P9220026

Photo taken from the rear deck of No.18 Shackel Avenue

 

P9220032

Photo taken from the first floor rear deck of 18 Shackel Ave.

 

The proposed increase in width to the dwelling will not significantly impact on views from the properties behind as the overall height of the building is not increased and the additional width to the building will only obscure views to some of the water at ground level, and other buildings from the first floor deck view. The primary views of the ocean and headland interface and Wedding Cake Island are not affected by the proposed modification.

 

Step 2: The second step is to consider from what part of the property the views are obtained. For example the protection of views across side boundaries is more difficult than the protection of views from front and rear boundaries. In addition, whether the view is enjoyed from a standing or sitting position may also be relevant. Sitting views are more difficult to protect than standing views. The expectation to retain side views and sitting views is often unrealistic.”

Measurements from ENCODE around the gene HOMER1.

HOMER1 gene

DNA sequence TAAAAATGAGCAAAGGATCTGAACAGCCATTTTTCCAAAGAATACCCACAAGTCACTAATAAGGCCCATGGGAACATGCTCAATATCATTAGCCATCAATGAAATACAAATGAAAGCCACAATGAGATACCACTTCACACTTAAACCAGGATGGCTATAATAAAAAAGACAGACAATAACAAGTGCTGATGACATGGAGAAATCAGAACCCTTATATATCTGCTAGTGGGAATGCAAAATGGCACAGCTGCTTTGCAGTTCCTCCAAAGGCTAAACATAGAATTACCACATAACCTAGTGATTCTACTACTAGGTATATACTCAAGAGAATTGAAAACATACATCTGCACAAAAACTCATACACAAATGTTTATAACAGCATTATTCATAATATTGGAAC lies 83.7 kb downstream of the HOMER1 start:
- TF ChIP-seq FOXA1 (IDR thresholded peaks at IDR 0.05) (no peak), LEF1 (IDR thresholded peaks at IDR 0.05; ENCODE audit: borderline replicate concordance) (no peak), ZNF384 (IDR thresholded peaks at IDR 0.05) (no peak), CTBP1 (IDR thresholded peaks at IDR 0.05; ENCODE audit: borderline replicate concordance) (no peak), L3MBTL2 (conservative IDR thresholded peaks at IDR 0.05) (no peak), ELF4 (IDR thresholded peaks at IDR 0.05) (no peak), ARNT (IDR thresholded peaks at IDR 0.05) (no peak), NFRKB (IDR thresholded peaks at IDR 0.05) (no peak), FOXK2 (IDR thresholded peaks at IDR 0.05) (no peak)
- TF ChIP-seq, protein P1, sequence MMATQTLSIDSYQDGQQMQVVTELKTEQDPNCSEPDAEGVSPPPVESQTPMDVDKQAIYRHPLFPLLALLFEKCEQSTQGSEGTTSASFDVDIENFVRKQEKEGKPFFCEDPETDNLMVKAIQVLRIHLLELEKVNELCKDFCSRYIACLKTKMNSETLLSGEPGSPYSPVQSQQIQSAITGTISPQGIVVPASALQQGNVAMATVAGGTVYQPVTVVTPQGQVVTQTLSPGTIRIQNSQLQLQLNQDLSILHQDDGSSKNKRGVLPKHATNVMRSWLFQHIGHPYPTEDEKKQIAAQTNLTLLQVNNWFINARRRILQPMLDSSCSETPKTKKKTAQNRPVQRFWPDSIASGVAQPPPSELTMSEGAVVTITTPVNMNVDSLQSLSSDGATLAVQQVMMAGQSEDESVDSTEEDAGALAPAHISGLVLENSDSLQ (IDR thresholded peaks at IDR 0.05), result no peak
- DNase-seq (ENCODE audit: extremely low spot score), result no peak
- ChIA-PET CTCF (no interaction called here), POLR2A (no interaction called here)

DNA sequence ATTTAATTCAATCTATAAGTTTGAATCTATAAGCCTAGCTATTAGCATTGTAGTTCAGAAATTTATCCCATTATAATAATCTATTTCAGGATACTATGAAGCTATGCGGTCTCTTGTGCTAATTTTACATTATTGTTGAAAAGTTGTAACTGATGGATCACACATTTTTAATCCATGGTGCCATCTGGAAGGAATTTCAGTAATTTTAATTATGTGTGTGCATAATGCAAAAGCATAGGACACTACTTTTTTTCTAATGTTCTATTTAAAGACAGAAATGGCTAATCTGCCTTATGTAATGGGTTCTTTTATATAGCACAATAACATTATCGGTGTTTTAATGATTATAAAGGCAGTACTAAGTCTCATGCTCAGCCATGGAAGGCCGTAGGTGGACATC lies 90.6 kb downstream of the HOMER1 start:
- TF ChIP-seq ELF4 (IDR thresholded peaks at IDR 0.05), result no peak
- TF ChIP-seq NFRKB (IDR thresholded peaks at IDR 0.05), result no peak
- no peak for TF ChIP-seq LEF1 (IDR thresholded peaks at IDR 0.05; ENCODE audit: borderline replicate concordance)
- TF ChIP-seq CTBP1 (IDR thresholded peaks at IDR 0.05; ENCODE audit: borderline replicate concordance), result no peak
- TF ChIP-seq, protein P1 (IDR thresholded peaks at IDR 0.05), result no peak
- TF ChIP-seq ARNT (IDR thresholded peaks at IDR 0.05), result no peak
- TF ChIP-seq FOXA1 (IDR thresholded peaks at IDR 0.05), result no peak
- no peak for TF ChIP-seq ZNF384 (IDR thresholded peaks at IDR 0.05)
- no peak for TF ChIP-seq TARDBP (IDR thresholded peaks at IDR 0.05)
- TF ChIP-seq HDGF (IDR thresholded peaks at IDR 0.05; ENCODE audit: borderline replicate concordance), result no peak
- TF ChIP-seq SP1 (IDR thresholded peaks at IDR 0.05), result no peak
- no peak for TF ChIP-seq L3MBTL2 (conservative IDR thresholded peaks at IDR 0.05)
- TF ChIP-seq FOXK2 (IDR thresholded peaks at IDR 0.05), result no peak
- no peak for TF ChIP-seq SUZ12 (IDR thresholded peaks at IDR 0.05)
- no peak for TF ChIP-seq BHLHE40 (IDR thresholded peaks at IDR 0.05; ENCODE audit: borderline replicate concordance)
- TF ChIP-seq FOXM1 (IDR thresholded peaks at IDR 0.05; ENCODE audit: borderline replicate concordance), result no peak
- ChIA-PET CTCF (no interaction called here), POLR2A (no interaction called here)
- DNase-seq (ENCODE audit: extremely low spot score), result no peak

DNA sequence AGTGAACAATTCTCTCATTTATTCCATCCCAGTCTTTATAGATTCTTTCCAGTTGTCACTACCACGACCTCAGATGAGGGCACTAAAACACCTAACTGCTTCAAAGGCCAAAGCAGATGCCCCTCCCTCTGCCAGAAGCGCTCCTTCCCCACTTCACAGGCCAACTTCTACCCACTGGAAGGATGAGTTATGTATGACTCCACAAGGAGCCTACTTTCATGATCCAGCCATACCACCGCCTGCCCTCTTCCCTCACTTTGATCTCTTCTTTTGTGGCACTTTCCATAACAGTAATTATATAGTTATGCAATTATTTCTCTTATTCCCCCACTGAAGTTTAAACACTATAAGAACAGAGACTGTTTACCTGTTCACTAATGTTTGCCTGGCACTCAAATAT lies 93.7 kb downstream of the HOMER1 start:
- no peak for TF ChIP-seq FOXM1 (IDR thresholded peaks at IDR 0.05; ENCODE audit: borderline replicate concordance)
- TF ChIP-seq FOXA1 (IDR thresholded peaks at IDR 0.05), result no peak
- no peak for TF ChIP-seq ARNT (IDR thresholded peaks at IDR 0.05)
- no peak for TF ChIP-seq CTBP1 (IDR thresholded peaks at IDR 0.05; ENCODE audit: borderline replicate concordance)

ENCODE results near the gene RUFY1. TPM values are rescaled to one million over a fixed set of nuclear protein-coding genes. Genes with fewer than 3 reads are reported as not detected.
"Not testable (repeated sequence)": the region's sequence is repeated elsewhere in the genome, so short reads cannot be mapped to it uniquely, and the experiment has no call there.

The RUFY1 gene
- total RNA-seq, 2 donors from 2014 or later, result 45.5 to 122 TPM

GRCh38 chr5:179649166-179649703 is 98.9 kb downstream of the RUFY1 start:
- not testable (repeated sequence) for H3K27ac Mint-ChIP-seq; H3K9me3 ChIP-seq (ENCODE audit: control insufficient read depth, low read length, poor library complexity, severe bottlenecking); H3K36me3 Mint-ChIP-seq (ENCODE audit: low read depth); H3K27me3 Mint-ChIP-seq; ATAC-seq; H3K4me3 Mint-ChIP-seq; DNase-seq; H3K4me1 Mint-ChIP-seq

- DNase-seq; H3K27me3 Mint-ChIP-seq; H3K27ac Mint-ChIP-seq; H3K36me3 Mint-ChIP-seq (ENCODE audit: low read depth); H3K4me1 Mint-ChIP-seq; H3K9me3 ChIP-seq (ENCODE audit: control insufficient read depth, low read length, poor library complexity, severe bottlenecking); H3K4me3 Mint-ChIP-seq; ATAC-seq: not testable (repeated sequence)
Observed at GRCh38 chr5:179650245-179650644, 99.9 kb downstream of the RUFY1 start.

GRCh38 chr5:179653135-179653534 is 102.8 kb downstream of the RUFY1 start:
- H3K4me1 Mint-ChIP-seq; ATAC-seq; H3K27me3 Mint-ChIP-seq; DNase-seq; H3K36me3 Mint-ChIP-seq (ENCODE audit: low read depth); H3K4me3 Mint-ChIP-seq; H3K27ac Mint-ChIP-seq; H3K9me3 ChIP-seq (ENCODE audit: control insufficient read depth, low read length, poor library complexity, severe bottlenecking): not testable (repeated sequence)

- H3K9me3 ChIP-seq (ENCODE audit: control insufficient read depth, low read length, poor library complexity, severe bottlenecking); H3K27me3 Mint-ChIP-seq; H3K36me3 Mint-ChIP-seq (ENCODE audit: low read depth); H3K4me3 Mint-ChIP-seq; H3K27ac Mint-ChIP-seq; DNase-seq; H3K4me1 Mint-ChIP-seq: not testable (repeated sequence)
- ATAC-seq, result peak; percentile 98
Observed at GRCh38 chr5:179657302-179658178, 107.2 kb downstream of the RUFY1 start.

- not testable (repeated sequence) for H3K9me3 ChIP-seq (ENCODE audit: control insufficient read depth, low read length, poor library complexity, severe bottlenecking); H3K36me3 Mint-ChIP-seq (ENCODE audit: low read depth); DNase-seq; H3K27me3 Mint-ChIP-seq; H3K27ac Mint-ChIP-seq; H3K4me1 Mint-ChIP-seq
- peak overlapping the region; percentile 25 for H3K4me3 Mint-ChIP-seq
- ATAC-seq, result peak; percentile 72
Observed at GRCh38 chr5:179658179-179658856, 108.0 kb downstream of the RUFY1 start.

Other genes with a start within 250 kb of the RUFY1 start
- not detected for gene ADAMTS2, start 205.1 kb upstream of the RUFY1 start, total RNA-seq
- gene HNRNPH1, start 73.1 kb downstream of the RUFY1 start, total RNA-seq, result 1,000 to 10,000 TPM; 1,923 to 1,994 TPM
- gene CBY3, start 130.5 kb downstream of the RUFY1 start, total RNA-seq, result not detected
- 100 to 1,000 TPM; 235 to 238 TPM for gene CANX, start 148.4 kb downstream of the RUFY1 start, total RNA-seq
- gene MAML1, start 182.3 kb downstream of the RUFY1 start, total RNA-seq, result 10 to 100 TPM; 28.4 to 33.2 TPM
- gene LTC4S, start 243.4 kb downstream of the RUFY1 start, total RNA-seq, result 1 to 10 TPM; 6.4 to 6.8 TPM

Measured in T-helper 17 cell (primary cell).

No. 18 Shackel Avenue

Ground floor deck off living areas

The views are obtained across the rear boundary of No. 18 Shackel Avenue itself, and side boundaries of the subject site and No. 10 Eastbourne Avenue.

 

Standing and sitting views (at sitting position, part of Wedding Cake Island and distant headlands would become obscured by existing vegetation in the garden of No. 18 Shackel Avenue).

 

Ground floor lounge window

The views are obtained across the rear boundary of No. 18 Shackel Avenue itself, and side boundaries of the subject site and No. 10 Eastbourne Avenue.

 

Standing and sitting views, filtered through the fly screen of the window.

 

First floor deck off living areas

The views are obtained across the rear boundary of No. 18 Shackel Avenue itself, and side boundaries of the subject site and No. 10 Eastbourne Avenue.